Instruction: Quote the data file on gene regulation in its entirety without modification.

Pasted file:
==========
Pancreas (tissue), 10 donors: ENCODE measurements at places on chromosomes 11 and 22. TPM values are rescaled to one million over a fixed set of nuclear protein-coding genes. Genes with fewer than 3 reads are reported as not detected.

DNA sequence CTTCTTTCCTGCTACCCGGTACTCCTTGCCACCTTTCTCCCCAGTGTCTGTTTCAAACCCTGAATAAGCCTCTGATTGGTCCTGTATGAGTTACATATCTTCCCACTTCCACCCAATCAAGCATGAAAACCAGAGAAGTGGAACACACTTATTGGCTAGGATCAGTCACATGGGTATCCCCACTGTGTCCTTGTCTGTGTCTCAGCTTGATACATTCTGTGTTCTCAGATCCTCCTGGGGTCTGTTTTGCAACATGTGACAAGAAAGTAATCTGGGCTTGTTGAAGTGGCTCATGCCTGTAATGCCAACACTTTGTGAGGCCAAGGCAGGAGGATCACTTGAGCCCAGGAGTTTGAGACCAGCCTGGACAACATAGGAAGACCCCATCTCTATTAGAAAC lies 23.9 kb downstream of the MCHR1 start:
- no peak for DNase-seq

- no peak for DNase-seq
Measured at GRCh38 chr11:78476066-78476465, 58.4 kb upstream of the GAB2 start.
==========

Pancreas (tissue), 10 donors: ENCODE measurements at places on chromosomes 11 and 22. TPM values are rescaled to one million over a fixed set of nuclear protein-coding genes. Genes with fewer than 3 reads are reported as not detected.

DNA sequence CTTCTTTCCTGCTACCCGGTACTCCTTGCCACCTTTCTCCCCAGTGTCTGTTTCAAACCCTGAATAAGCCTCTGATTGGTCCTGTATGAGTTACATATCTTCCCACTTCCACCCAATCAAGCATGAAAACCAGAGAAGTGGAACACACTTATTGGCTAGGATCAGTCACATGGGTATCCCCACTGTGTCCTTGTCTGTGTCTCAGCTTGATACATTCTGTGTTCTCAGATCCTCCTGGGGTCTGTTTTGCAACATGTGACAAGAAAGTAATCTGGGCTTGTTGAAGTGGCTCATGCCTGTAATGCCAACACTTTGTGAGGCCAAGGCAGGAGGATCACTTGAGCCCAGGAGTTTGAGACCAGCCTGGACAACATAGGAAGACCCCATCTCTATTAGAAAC lies 23.9 kb downstream of the MCHR1 start:
- no peak for DNase-seq

- no peak for DNase-seq
Measured at GRCh38 chr11:78476066-78476465, 58.4 kb upstream of the GAB2 start.